Anyway, I went to look at the glass, and after that I popped into the Japanese section. My daughter is a big fan of manga and anime so I thought I would have a look and see if there was anything I could photograph for her - some Japanese paintings, perhaps. In fact, there was something better, and it was pretty clearly signposted by the group of teenage girls sitting on the floor in the middle of the gallery, admiring the exhibits: a whole series of Japanese "Lolita" costumes, which looked as though they had come straight from the pages of a manga.
Monday, November 19, 2012
I have been writing short supernatural fiction for some years; the earliest of the stories included in this collection appeared in 2005 in All Hallows, the journal of the Ghost Story Society. I'm a massive fan of ghost stories - my bookshelves are lined with everything from crumbling old Fontana anthologies to Koji Suzuki's Ring. I sometimes run workshops on ghost story writing too, which I usually introduce by explaining my pet theory that writing them is a fabulous training ground for writing in general: it is easy to write a story that is simply gross or disgusting, but it requires skill to make the flesh creep. I very much hope that the readers of The Sea Change & other stories will find their flesh creeping pleasantly!
These seven tales are set in locations as diverse as the French Pyrenees, rural Slovakia, the German Eifel and the seabed, ten fathoms down off the south coast of England. I am particularly pleased to say that the collection includes my ending to M.R.James's unfinished story The Game of Bear; this appeared in print in the M.R.James Ghosts and Scholars Newsletter in 2009 but has never been available to a wider audience until now. It is now republished with the kind permission of N.R.J.James and Rosemary Pardoe.
For more details, and to pre-order the book, see: Swan River Press - The Sea Change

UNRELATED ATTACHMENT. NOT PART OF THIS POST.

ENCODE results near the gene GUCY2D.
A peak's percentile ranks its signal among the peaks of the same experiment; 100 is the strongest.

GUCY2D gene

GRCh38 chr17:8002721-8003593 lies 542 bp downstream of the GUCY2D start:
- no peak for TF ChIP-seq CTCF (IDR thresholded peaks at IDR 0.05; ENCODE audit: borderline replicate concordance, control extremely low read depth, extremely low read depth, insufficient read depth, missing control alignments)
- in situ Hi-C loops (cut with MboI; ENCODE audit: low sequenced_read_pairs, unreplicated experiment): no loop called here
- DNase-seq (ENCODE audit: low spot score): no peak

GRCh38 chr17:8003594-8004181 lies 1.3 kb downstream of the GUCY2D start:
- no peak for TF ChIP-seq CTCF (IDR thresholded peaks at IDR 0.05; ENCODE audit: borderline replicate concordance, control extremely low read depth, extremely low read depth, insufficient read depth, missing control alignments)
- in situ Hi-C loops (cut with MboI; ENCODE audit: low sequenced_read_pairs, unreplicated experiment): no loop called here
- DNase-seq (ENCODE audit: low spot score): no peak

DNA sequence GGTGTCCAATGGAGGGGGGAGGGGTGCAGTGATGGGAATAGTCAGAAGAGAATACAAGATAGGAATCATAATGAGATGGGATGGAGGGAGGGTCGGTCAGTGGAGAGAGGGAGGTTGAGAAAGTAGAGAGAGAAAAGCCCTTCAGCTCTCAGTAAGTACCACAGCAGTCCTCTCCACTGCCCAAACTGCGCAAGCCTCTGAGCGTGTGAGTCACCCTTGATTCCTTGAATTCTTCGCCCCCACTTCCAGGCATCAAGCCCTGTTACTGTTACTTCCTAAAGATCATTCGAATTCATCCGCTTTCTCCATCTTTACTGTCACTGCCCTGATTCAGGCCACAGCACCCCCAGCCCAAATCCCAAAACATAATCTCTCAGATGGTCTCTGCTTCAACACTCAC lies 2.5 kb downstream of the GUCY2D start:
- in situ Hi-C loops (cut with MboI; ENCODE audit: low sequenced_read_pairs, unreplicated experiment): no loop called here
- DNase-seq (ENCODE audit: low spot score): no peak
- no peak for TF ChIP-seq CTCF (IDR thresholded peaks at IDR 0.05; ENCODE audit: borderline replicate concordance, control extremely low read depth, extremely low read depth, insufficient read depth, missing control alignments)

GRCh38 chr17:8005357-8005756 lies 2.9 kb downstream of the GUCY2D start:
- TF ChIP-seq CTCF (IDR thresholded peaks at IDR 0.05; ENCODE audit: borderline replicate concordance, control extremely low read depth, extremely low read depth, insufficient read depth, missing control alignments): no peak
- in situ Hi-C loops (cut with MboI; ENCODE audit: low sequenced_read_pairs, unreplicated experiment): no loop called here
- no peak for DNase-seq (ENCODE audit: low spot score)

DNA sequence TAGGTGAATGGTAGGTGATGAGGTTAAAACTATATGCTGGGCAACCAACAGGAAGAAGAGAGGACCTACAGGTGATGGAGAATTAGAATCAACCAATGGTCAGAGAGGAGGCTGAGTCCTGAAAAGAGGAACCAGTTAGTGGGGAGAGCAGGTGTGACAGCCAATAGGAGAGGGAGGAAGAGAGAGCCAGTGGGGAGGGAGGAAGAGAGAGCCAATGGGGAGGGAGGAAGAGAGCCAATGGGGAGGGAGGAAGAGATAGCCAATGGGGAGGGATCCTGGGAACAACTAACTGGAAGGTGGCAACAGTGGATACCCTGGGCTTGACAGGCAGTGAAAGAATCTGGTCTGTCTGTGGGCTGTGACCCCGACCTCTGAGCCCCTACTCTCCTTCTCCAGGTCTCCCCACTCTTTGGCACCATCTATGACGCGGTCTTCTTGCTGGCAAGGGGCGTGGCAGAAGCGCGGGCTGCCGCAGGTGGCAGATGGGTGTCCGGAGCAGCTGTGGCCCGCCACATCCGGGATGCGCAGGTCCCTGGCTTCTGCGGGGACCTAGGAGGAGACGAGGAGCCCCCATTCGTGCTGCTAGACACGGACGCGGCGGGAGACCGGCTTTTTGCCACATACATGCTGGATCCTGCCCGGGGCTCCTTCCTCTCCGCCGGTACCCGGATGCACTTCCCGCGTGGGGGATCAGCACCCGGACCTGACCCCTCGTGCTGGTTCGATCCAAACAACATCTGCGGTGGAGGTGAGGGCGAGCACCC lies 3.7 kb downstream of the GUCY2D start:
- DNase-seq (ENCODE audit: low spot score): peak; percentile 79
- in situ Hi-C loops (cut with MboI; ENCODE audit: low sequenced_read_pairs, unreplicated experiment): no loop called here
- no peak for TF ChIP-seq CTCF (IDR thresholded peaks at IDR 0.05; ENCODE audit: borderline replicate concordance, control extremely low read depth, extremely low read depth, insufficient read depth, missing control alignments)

The cover art above is by Jason Zerrillo.
"Enticingly horrid" is the reaction of one of my Twitter friends!
Sunday, November 18, 2012
On an autumn day in 1908, a thirty-three year old Roman Catholic priest named Nikola Reinartz stepped out of the bright sunshine of an Indian summer and into the vaulted interior of Ashridge Park chapel, the private chapel of Earl Brownlow in Hertfordshire. His heart thumping, he gazed in awe at the stained glass which filled the chapel’s eleven gothic windows. As he was to relate many years later, “With a stroke of magic I felt myself transported home to the Rheinland!” Gazing at the glass, “fabulous work in beautiful subtle colours”, he was able to pick out the name of Steinfeld abbey in the Eifel, the abbey itself in the background of one of the scenes, and the familiar figures of white-robed Premonstratensian brothers. There could be no doubt about it: Steinfeld’s greatest treasure, its magnificent stained glass, had been rediscovered after a hundred years of obscurity. The road to this discovery was paved with strange coincidences, and at the heart of the story lay a remarkable correspondence between Father Reinartz and M.R.James, then the Provost of King’s College, Cambridge. This is the story of that correspondence.
Thursday, November 15, 2012
I'm pleased to say that Jenna's blog post is now up; you can read it here:
Jenna's Next Big Thing
Susy will be posting soon, and I'll post a link to her blog too in due course.
Meanwhile I'm beetling away at the sequel to Silent Saturday, whose title is The Demons of Ghent (no prizes for guessing where that one is set!). I'll also be blogging soon with some interesting news about a separate project I am working on - one with a ghostly theme! - and once I get an hour or two to sort through the relevant photos I shall be posting the long-promised article about the Steinfeld glass.